FTC: Tech Support Scammers Made Millions Selling Unnecessary Software
The operators of an alleged tech support scam agreed to settle Federal Trade Commission (FTC) charges that they tricked consumers into paying millions of dollars for technical support services they did not need and software that was otherwise free.
A judgement of more than $3 million is suspended, but under the settlement, Pairsys, Inc., and its owners, Tiya Bhattachara and Uttam Saha, are required to turn over multiple real estate properties as well as the contents of numerous bank accounts, and to give up the leases on two luxury cars: a 2013 Range Rover and a 2014 Maserati Quattroporte.
In its 2014 complaint, the FTC claims the scammers cold-called consumers pretending to be representatives of Microsoft or Facebook. The scammers also purchased deceptive online advertisements that lead consumers to believe that calls to Pairsys were actually calls to the companies' legitimate technical support numbers.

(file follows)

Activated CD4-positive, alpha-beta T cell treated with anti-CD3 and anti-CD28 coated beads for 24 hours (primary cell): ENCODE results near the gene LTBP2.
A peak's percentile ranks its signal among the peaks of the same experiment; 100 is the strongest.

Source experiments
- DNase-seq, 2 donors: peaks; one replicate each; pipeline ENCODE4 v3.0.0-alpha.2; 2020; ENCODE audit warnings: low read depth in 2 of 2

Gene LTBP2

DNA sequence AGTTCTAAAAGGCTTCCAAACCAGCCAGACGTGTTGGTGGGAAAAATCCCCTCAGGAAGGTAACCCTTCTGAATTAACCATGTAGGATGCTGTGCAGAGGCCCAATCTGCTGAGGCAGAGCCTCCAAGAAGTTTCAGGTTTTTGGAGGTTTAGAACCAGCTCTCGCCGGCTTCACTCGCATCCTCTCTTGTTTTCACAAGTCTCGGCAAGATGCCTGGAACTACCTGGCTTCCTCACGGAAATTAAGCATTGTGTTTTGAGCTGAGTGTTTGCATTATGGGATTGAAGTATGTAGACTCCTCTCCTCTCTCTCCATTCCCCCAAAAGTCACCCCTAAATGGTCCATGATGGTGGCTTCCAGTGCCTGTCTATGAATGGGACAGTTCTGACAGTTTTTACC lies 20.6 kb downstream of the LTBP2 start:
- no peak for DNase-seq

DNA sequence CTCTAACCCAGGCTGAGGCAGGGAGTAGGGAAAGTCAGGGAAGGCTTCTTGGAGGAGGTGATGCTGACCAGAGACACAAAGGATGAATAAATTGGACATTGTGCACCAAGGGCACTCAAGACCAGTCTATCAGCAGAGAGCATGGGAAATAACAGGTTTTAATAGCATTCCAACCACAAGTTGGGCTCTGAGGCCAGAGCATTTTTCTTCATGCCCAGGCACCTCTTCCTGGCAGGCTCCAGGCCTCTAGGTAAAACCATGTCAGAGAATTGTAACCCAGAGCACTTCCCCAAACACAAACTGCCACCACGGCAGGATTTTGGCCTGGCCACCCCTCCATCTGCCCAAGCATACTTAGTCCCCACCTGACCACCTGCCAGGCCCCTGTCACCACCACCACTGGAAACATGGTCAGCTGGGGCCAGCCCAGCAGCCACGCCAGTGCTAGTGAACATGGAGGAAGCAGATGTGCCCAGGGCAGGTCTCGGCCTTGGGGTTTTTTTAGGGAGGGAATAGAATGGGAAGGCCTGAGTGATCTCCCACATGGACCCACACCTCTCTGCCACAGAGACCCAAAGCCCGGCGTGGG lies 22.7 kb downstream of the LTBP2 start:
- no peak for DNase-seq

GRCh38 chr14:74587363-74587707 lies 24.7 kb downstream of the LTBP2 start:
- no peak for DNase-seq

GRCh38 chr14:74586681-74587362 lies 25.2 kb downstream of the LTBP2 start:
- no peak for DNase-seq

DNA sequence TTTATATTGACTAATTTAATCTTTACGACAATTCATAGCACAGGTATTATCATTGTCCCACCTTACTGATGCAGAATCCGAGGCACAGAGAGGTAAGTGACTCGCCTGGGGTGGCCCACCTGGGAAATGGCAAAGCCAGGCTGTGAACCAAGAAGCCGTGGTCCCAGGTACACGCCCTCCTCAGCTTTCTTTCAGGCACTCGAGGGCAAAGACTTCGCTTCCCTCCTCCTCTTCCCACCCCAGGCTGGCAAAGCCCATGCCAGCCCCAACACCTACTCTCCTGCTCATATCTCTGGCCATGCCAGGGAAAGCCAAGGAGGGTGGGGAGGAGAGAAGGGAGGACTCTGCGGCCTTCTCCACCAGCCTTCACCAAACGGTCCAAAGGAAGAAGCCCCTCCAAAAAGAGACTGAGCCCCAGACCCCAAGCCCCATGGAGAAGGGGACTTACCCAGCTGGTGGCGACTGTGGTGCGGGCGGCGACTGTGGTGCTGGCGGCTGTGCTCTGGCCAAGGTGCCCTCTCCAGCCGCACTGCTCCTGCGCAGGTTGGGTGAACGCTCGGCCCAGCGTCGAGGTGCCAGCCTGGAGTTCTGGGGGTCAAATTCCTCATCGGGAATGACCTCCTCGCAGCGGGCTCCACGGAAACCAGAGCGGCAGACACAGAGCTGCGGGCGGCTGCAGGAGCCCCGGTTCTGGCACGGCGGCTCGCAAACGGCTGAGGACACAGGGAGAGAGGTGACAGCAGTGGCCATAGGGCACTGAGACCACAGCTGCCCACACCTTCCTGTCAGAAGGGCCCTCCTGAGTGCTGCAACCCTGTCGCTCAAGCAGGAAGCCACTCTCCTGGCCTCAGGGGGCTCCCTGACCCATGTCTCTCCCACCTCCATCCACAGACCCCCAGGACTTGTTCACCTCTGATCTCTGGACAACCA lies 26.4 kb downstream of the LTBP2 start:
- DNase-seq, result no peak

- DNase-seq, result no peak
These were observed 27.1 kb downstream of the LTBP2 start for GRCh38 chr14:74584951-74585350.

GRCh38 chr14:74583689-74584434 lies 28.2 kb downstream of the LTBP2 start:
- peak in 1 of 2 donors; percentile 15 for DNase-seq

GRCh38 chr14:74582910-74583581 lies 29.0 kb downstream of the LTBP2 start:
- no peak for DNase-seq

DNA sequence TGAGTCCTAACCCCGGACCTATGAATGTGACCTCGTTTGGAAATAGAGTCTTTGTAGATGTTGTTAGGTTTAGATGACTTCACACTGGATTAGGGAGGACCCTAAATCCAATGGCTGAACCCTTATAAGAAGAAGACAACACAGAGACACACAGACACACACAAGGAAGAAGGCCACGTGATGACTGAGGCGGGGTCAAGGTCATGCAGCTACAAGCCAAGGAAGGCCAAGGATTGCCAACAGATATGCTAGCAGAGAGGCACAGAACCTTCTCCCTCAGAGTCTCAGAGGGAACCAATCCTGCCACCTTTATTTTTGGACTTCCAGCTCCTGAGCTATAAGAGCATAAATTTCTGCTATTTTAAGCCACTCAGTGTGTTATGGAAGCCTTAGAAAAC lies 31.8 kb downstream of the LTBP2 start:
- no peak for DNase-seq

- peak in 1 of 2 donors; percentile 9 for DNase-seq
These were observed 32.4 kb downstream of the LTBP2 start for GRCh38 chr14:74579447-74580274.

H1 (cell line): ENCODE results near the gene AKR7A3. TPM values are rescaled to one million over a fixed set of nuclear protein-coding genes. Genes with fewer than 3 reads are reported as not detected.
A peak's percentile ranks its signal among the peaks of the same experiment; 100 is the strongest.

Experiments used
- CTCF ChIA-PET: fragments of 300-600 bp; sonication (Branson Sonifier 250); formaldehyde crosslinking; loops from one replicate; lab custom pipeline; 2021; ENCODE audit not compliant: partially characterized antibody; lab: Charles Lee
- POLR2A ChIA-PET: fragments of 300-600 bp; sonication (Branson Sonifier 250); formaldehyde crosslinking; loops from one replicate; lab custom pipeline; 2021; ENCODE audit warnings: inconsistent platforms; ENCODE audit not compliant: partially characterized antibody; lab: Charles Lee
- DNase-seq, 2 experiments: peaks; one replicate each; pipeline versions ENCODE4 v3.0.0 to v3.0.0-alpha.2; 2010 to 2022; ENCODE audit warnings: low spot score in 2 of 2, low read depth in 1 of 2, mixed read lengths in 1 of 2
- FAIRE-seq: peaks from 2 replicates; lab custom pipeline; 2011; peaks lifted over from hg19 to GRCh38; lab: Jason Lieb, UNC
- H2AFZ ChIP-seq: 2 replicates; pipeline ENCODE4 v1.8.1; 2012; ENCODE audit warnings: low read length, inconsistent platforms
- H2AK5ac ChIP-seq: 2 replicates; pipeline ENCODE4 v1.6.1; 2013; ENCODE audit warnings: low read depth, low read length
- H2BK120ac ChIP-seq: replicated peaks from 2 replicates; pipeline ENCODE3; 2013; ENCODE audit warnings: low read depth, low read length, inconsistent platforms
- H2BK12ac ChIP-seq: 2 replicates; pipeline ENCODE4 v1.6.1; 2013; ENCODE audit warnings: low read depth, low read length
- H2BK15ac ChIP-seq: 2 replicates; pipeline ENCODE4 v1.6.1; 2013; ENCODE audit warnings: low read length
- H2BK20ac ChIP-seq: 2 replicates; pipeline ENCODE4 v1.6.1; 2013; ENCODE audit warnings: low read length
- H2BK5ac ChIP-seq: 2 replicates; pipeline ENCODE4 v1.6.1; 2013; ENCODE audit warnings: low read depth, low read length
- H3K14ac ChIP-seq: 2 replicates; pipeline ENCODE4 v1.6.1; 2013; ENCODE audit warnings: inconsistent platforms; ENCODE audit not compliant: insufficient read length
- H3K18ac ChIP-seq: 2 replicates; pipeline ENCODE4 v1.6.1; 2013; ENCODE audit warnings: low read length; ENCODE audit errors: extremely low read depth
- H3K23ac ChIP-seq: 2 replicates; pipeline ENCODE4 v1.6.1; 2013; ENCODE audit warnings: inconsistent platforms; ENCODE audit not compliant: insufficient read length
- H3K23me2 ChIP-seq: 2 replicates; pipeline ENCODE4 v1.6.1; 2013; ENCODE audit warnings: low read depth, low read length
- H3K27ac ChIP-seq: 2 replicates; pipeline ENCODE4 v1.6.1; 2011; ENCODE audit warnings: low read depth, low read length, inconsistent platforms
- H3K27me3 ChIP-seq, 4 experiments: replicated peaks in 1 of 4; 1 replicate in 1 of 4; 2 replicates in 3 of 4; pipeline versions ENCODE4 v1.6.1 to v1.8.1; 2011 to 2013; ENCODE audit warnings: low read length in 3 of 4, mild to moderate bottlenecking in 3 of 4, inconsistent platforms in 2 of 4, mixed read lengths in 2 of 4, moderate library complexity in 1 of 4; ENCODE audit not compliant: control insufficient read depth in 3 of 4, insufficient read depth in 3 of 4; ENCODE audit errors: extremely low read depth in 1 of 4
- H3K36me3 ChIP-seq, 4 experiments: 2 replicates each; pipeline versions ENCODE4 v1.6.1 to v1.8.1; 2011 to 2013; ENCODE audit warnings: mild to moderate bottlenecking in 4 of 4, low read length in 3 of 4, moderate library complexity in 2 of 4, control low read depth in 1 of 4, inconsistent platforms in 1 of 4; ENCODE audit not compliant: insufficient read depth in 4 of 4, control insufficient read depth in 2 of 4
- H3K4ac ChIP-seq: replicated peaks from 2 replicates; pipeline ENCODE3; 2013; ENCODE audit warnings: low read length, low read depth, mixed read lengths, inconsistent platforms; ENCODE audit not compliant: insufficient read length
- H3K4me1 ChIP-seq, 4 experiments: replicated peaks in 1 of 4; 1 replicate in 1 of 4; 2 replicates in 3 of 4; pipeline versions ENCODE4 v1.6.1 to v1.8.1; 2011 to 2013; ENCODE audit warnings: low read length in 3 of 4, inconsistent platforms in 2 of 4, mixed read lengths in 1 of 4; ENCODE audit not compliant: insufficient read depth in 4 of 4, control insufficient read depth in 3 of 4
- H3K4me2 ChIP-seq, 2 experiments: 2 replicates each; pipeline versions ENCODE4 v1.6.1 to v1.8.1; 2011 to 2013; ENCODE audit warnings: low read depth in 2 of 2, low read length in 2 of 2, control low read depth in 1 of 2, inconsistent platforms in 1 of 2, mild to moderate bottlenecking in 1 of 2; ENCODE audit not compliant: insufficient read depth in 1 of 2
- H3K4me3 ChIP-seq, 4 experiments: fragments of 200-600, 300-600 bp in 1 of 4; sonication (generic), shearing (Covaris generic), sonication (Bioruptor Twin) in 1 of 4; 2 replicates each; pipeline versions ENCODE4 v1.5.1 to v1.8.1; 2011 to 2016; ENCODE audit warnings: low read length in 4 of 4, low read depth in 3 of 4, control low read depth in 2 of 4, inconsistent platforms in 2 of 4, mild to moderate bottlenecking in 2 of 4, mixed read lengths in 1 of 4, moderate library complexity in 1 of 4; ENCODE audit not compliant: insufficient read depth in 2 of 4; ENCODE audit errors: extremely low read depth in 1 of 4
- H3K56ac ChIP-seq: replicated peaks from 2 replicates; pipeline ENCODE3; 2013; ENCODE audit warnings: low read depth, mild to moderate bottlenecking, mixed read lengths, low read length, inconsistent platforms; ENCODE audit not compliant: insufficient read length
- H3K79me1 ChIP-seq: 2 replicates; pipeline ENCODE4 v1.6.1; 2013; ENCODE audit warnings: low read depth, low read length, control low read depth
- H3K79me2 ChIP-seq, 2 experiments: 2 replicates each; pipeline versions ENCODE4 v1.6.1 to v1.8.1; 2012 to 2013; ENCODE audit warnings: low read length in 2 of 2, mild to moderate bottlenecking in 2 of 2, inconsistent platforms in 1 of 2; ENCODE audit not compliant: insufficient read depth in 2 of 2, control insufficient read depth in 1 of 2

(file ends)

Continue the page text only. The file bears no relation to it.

Once they were speaking to a sales rep from operators in an overseas call center, consumers were then given a deceptive high-pressure sales pitch. The scammers would then request remote access to consumers' computers, telling them that otherwise benign portions of their computers were actually signs of dangerous malware or viruses needing immediate repair.
The scammers would then pressure consumers into paying for computer security or technical support services, usually at a cost of $149 to $249, though in some cases the defendants charged as much as $600.
In addition to giving up any profits the company made from the scam, under the settlement the defendants are banned from selling any technical support service to consumers, from participating in any telemarketing generally, from making any misrepresentations to consumers in the sale of a good or service, and from collecting money for any technical support service.